Never mind the Kochs. After assessing who did what bad to America lately, I nominate Tom Steyer for the top of the list.
Last week the billionaire hedge fund manager from San Francisco bought off the White House to the tune of $100 million in order to delay the Keystone XL pipeline decision.
Even the Democrats in Congress are buzzing about it: Steyer -- right now the most influential man in America most people have never heard of -- drove the decision by promising to spend $100 million to help all Dems in the midterm election who vow to defeat the project.
Why this is newsworthy now -- coming, though it is, in the middle of the Florida Legislature's two busiest weeks -- is because polls continue to show that the Obama administration listens to the money talking, not the American people.
A Rasmussen Reports poll released Wednesday showed 61 percent of likely voters nationally back creating the Keystone pipeline, 62 percent believe it will help the American economy and fewer than a third (32 percent) think it will hurt the environment.
A day later the American Petroleum Institute turned out a national, more election-focused Harris Poll, saying 95 percent of voters believe the federal government should focus on energy issues, 70 percent describe energy as very important, and almost seven in 10 voters (68 percent) report they would be more likely to support a candidate who supports approving Keystone XL.
And next Tuesday Kevin Doyle, executive director of Consumer Energy Alliance-Florida, will address an 8:30 a.m. press conference in the rotunda on the Capitol's 4th floor. Subject: urging the White House to approve pipeline construction.
Doyle won't be alone. He'll have Jose Felix Diaz, chairman of the House Energy and Utilities Subcommittee; Tom Feeney, president and CEO, Associated Industries of Florida; Rep. Mike Hill, sponsor of "Florida House Memorial Supporting the Approval of the Keystone XL Pipeline," and Beth Richardson, head, Political, Economic and Public Affairs Section, Consulate General of Canada.
What's going on in Florida to protest White House foot-dragging is being repeated in more than a dozen states, particularly those along the pipeline's proposed route.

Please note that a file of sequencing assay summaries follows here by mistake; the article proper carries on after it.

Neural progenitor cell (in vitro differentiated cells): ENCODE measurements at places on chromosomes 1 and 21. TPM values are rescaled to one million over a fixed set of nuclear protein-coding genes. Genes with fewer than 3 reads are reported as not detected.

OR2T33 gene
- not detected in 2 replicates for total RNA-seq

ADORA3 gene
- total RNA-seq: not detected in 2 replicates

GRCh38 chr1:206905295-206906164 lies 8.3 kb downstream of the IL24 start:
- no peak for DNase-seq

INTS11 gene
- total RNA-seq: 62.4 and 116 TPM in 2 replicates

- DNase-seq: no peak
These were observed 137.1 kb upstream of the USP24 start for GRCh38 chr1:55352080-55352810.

Who did the administration send to deliver the bad pipeline news to the American public but Obama's new favorite attack dog, Democratic National Committee Chair Debbie Wasserman Schultz, D-Fla. Wasserman Schultztold the nation Sunday on Meet The Press, I want to make sure the right decision is arrived at and that the president makes that decision carefully and doesnt factor politics into his decision, which I dont think he is.
As if politics isn't factored into every teeny-tiny decision he makes less than seven months before the mid-term elections.
Now hear this: Any theory that the pipeline is an enemy of the environment has crumbled at this point. Two thorough environmental analyses later, State Department experts have concluded that the KXLs impact probably would be minimal, even on climate change-inducing carbon dioxide emissions. Plus, as an editorial in the Washington Post pointed out, "the economic rewards of extracting Canadian oil are too attractive and the options for getting it out of the country are too numerous."
Yet, Steyer, who needed to do nothing more to halt a project of such beneficial consequence than open his wallet, tweeted this on April 18: "Good news on Good Friday: the comment period for #KeystoneXL has been extended. Now @StateDept can address inherent flaws in its past work."
It might surprise you to learn that even Big Labor wasn't -- and still isn't -- pleased with the president's decision.
On the same day as Steyer was tweeting out his "good news," Terry OSullivan, general president of the Laborers International Union of America (LIUNA), called Obama's delay gutless and a low blow to the working men and women of our country. ...
The administration is delaying a finding on whether the pipeline is in the national interest based on months-old litigation in Nebraska regarding a state level challenge to a state process and which has nothing to do with the national interest, O'Sullivan said.
Now we have no pipeline even on the way. American jobs suffer, and whatever economic impact the project might have had on Russia is ignored for the sake of Obamas political gain.
Holding a $100 million check in his hand, what was Obama to do? He couldn't approve the pipeline before the election and rankle Steyer. On the other hand, rejecting the pipeline could be politically damaging to vulnerable Democrats running this year in conservative-leaning states. The pipeline is a winning issue for them, just as it is for Republicans.
He's handed a major problem to Democrats running for the Senate, and a great, big early Christmas present of an opportunity for the GOP, looking to bounce out Harry Reid and reclaim the chamber.
Its absolutely ridiculous that this well-over-five-year-long process is continuing for an undetermined amount of time, Sen. Heidi Heitkamp, D-N.D., said in a statement to the press.
The president has hurt himself on this one. Read the Washington Post's Wednesday editorial, "Keystone XL's continued delay is absurd." The headline says it all -- but for those who have their doubts about the pipeline, read the editorial beginning to end. It's a cracker.
Reach Nancy Smith at firstname.lastname@example.org or at 228-282-2423.